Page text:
In the cold, you have to remember to still hydrate. Your hydration needs in cold weather are just as important as in hot weather. You won’t feel like you need to drink as much liquid; however, you should avoid dehydration. Although you won’t lose as much fluid through sweating, you should have fluids on hand, especially if you plan to run for more than thirty minutes. Try to drink every ten to fifteen minutes to ensure you don’t get thirsty.

Choosing the right fluid is critical to hydration success. Find a carb drink that fits your stomach and budget. If you’re competing, train with a drink that will be available on the course, as you’ll be drinking it when you get out. Look for an electrolyte drink with 4% to 8% carbohydrates. Drinking a 10% carb solution can cause gastrointestinal issues, which can be quite uncomfortable whether you’re training or competing. High sugar content can slow down the release of fluid into the intestines and slow down the rate of absorption. With a 4-8% combination of carbohydrates, your body can absorb the proper balance of electrolytes, which is recommended for all events lasting longer than an hour. Although caffeinated beverages provide hydration, they are not the best choice, as excessive caffeine consumption can disrupt sleep patterns and has a mild diuretic effect. Try to limit your intake of these fluids during the day, especially if you plan to run long distances.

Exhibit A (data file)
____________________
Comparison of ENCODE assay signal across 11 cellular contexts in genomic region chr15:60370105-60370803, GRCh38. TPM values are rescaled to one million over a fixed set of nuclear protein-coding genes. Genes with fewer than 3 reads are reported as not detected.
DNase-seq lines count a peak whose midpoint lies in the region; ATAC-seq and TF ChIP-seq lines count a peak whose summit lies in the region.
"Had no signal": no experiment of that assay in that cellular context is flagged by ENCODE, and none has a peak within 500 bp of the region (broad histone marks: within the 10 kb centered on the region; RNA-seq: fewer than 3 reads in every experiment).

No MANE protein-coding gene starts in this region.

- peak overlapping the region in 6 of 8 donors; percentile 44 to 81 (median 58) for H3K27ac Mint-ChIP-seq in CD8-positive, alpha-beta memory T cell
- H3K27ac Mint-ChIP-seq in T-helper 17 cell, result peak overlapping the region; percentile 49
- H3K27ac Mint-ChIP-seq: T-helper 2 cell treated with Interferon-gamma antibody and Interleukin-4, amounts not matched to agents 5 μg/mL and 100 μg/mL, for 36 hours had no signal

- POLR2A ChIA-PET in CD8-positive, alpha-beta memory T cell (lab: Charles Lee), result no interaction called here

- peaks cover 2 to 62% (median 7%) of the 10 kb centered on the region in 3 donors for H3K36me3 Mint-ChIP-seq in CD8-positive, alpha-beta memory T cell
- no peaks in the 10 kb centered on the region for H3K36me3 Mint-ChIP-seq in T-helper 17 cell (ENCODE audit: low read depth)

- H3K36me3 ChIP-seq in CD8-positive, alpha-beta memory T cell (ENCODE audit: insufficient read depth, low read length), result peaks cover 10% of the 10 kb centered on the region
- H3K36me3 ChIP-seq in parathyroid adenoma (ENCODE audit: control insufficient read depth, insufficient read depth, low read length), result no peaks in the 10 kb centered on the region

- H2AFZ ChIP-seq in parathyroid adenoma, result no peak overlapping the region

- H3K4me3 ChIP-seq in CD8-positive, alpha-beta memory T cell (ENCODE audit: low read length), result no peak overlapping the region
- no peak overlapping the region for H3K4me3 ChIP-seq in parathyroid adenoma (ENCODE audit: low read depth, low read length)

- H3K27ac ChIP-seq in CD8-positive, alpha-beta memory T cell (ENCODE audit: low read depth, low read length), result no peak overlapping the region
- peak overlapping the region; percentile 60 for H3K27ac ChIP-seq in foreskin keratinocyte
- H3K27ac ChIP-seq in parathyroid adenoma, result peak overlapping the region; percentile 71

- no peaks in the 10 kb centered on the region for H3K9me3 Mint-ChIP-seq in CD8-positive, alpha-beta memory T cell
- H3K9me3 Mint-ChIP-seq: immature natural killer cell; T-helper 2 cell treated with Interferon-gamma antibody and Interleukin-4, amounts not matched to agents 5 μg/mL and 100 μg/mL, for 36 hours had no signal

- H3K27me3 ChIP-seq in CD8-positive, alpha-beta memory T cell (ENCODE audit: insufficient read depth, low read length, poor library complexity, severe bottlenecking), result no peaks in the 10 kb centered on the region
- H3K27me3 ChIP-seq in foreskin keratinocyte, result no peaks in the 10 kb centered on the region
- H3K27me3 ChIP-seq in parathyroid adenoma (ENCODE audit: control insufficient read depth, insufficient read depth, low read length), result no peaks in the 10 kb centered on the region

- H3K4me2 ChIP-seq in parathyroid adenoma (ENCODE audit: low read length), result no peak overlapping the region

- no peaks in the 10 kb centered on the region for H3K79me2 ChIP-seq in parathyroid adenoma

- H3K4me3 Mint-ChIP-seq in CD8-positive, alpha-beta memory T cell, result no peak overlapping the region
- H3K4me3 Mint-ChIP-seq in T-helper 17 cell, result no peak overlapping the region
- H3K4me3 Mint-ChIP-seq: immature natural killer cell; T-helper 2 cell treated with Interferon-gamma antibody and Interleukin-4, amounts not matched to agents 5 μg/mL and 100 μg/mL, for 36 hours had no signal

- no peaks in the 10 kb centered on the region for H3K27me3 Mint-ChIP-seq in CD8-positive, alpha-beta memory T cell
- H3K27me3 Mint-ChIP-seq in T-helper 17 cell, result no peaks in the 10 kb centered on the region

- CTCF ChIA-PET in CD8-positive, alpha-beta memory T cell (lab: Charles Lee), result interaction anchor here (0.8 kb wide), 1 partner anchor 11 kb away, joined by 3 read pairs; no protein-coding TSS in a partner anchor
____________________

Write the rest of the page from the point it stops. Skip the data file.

Get Gear: Finding the Right Hydration System

If you’re new to trail running, you need to find the hydration system that works best for you. This may take some time and will only improve with experience, so be patient. For a long distance training run, look for a hydration system that is lightweight, comfortable, and will carry enough fluid to meet your hydration needs. Personally, I prefer to run with hand-held water bottles because holding the water bottles reminds me of the need to drink. If I run with a hydration pack, I seem to get exhausted during the run and forget to drink. However, holding the bottles is a constant reminder to stay hydrated. The only downside to carrying water bottles is having something in your hands. This can become a problem when running long distances when your body gets tired and the last thing you want to do is carry a multi-pound water bottle. That’s why running with a pack can be an advantage.